HL Deb 30 April 1952 vol 176 cc451-2

2.36 p.m.


My Lords, I beg to ask the first Question which stands in my name on the Order Paper.

[The Question was as follows:

To ask Her Majesty's Government whether they have arrived at any decisions with reference to the proposed civil airports at Rhoose, near Cardiff, and at Fairwood Common, near Swansea.]


My Lords, Rhoose aerodrome is being made ready for a scheduled service to be operated this year by Aer Lingus between Dublin and Cardiff. This service will start on June 10. For this summer, Rhoose will be run by staff based at Pengam Moors aerodrome at Cardiff. The necessary air traffic control officers and other staff will be moved over to Rhoose, whenever an Aer Lingus arrival or departure is expected. So far, expenditure on the provision of facilities at Rhoose has been kept to the minimum. The position will be reconsidered in the autumn, with a view to the possibility of developing Rhoose as the main airport for Cardiff and South Wales. If this is done, the Ministry of Civil Aviation will give up Pengam Moors, which in any case is so restricted that it would be a major engineering feat to develop it to even an aerodrome suitable for use by Dakotas.

Her Majesty's Government have no plans for the development of Fairwood Common as a civil airport. This aerodrome was constructed by the Air Ministry in 1940 for use by the Royal Air Force. It is on common land and is at present held on requisition by the Air Ministry. It has been brought into active civil flying use by the local aero club (the Swansea and District Flying School and Club, Ltd.). A "private use" aerodrome licence has been issued in the Club's name, so that it may carry out normal aero club activities. I understand that the Swansea Corporation still have under review the question of its future use as a municipal aerodrome, but a "public use" aerodrome is an expensive organisation to run, since it must be manned continuously during the advertised hours of watch.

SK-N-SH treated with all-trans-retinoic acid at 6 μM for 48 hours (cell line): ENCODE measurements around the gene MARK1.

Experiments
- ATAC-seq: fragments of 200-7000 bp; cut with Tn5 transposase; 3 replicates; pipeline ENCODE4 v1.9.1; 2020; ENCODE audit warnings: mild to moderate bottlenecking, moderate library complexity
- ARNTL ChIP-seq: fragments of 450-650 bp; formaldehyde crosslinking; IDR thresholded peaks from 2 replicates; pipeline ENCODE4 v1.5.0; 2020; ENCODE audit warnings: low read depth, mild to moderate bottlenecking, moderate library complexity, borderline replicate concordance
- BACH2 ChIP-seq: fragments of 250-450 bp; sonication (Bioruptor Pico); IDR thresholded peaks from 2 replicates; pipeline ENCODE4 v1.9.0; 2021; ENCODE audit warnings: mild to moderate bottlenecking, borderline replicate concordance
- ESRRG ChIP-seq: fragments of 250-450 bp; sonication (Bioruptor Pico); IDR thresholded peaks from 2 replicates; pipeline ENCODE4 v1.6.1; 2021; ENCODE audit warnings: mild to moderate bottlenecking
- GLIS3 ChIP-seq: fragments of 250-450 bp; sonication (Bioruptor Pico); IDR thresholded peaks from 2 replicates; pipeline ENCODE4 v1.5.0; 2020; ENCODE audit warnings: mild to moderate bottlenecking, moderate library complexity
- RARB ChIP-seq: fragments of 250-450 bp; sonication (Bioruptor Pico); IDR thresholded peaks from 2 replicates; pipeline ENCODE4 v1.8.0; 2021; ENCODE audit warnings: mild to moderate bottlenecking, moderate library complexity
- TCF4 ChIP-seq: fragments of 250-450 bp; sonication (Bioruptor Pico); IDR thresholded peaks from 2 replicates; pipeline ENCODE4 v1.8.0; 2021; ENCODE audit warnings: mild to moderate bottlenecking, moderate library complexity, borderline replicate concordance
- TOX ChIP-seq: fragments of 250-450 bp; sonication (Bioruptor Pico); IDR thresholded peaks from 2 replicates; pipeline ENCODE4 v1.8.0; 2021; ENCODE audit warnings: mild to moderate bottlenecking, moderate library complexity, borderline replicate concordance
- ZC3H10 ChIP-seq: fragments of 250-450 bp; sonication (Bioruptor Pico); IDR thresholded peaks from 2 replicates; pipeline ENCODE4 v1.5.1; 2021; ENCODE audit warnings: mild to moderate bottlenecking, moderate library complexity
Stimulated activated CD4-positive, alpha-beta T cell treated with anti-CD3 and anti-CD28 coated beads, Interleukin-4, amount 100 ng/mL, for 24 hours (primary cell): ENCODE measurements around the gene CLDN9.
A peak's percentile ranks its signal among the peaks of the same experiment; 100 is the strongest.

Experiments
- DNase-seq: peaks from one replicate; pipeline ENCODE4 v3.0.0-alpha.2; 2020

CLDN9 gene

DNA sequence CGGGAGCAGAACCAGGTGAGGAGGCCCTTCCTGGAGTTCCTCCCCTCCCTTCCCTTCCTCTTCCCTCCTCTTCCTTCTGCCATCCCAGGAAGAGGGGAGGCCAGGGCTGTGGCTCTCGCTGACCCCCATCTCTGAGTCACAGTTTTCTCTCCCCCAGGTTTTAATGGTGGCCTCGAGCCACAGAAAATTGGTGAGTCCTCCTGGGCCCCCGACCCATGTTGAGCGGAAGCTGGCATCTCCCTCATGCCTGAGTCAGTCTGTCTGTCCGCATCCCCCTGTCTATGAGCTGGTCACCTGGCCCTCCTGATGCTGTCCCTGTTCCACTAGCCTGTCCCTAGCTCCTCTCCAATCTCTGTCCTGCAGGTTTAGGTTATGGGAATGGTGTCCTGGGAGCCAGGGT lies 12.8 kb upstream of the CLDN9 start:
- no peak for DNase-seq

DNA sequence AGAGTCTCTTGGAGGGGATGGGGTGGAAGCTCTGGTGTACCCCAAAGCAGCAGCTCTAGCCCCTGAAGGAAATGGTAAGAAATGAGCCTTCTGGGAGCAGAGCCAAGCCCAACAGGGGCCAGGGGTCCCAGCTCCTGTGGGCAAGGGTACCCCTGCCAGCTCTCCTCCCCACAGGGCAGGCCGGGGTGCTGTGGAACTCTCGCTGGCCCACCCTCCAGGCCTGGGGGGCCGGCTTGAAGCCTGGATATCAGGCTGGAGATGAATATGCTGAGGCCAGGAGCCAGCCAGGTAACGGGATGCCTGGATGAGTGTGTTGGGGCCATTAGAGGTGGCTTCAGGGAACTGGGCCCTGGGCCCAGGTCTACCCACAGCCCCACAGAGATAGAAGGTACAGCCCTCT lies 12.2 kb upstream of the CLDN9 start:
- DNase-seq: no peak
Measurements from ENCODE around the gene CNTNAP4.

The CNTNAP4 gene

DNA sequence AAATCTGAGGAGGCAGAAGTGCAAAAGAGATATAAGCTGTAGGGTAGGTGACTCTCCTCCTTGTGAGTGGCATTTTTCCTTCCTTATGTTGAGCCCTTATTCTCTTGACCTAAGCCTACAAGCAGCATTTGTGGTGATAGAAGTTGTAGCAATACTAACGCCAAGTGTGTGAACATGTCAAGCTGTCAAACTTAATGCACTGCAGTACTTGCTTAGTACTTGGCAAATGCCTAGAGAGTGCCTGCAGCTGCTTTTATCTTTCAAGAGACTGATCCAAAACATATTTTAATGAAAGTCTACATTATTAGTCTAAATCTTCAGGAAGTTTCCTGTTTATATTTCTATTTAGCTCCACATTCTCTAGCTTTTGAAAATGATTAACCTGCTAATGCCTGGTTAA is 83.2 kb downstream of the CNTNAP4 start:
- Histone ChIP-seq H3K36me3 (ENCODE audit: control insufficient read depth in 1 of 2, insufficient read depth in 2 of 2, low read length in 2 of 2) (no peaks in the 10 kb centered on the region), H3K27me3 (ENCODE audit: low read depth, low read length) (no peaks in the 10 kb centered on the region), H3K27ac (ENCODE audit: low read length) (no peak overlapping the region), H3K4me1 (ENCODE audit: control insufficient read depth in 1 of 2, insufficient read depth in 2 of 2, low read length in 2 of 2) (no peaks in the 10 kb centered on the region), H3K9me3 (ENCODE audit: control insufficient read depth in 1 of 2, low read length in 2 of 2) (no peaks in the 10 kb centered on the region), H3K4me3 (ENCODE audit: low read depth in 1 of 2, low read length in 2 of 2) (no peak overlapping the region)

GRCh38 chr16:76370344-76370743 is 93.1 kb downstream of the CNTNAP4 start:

In conclusion, I may say that Her Majesty's Government would like to see a first-class airport in South Wales. Rhoose has excellent possibilities, but the Government cannot see their way to spending large sums of money there unless there is strong evidence that air services in that area will receive adequate support.


My Lords, I am grateful to the noble Earl for his full and comprehensive reply, and I congratulate Her Majesty's Government on putting into effect the policy that we envisaged when we were in office. I am sure that the statement which the noble Earl has made with reference to Rhoose will afford great satisfaction in South Wales, where there has been no major airport up to now, and I hope that Rhoose will develop as he suggests it may. I have no doubt that the effect of having a good airport at Rhoose for the first time in Welsh history will also encourage an airport of similar character at Fairwood Common, Swansea.